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Re: The origin of flight: from the water up
>> In the paper from yesterday there was an article
>> about pinguins. It basicly stated that evolution is progressing rapidly
>> more so than it is expected. This is based on evidence from the bones of
>> long dead pinguins.
This conclusion was reached by a study done by three New Sealanders (among
them David Lambert) and one Italian, who studied the DNA from 380 living
Adélie-pinguins and compared them to the DNA they had found in 96 88 to 6424
years old. In evolutionary terms extremely short, but it can give a good
overview for one species of animal. The age was determined with help of
carbon-dating from the organic material in the ground or from the bones
self. The study showed that with the mitochondriates DNA with some degree of
regularity small differences started to appear in the shape of mutations,
the building blocks of evolution. Those spontaneous changes are occuring so
regularly that some scientists (no names given) think that an evolutionary
clock could be based upon them.
>What is normal? (Thanks for a good argument against molecular clocks. :-) )
Your welcome, but again the paper is giving very sparce information
regarding these sort of things.
>> This counters the previously hold belief by scientist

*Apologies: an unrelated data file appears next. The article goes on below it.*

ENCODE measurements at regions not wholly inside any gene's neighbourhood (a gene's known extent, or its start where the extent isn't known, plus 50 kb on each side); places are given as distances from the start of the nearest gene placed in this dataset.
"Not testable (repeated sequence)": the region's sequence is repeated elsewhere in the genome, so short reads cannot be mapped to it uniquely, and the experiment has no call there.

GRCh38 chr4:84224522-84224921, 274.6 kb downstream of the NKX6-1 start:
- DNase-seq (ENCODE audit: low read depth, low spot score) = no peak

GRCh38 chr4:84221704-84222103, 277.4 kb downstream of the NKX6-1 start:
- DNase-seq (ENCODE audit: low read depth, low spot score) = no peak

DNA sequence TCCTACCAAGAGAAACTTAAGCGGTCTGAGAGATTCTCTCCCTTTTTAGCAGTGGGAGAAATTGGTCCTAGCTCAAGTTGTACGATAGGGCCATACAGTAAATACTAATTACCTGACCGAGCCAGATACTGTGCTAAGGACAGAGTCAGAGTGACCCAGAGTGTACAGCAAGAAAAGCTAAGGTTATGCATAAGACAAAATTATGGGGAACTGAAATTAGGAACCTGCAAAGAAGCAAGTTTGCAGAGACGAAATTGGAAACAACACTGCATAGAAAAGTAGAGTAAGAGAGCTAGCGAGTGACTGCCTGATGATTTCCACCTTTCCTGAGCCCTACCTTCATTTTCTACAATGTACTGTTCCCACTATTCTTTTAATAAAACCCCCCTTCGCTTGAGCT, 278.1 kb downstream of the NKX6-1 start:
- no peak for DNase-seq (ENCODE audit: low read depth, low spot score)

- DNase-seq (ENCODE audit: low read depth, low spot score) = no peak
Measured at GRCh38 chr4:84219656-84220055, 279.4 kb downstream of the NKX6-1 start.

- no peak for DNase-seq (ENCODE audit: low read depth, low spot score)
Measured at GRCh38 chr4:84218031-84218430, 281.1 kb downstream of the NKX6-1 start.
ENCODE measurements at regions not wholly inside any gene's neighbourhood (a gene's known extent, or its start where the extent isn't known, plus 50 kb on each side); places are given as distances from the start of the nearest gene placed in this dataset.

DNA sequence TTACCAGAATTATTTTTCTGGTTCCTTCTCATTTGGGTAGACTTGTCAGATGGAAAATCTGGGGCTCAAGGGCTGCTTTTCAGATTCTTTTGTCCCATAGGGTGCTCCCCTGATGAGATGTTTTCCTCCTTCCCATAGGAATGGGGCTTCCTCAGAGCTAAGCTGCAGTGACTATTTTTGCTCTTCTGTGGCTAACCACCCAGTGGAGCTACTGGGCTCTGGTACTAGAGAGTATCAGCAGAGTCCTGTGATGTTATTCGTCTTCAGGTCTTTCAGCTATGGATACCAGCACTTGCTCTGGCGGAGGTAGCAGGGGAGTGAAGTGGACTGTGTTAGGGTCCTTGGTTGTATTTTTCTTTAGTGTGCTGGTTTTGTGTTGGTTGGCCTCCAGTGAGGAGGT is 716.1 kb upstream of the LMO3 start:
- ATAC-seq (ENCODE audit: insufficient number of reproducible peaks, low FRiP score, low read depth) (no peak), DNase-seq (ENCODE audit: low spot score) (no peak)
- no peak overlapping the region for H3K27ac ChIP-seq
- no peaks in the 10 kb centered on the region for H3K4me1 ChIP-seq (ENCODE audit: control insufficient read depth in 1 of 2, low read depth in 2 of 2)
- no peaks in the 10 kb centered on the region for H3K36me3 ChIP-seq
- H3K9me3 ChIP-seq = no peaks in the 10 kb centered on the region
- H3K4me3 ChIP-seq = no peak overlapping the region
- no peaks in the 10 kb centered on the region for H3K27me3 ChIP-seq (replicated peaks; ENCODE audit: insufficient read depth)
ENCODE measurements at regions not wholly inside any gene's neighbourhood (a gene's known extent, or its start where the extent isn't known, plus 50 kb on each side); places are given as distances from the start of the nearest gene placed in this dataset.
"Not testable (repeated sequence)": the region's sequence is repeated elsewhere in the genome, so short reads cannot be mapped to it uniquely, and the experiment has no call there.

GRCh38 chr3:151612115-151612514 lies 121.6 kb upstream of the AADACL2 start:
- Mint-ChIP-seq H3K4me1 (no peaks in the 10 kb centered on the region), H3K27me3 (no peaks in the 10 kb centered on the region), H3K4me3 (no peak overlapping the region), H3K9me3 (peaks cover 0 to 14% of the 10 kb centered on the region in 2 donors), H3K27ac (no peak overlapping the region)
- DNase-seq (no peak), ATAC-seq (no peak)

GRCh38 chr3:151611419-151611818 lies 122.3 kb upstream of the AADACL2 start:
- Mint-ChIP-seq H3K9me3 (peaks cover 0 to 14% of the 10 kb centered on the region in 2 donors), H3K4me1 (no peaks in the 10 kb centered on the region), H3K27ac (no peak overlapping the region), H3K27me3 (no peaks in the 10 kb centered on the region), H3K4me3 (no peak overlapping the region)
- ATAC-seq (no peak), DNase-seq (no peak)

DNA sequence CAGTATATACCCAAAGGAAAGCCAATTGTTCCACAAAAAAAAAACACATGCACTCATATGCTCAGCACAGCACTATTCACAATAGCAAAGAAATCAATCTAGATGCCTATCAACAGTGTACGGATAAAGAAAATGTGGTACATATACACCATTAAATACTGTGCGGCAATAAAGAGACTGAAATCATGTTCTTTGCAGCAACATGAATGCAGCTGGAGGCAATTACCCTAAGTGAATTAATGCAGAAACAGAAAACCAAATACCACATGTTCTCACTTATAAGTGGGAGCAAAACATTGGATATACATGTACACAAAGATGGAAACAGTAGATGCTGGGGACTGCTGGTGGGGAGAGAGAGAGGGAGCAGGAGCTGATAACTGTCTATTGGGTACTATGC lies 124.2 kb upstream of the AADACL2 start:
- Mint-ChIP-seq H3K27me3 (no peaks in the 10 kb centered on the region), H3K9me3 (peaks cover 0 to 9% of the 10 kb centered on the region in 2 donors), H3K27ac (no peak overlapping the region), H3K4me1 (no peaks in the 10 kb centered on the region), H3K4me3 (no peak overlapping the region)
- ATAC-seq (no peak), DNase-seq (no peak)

>> that evolution occurs more slowly in the Arctic regions.
>Aha... anyone around here who believed that? I've never read this...
It would make sense though in a strange sort of way, but I'll have to study
that argument further. Does anyone know an immediate link to a website that
might contain such information?
>Do you have any numbers? Penguins are known from the Eocene when they had
>already reached quite some diversity.
The article was pretty short and contained little detail, although a picture
was printed. The source was Science, better to check their website for
>> >"Rather an end with horror than a horror without end"... pretty recent
>> >German proverb.
>> The person who said that must have seen JPIII...
>It's a good comment to JPIII. The proverb is a lot older, though. :-)
Alright, maybe Anne of Bolin (one of the wives of Henry V from England)
would be a good bet than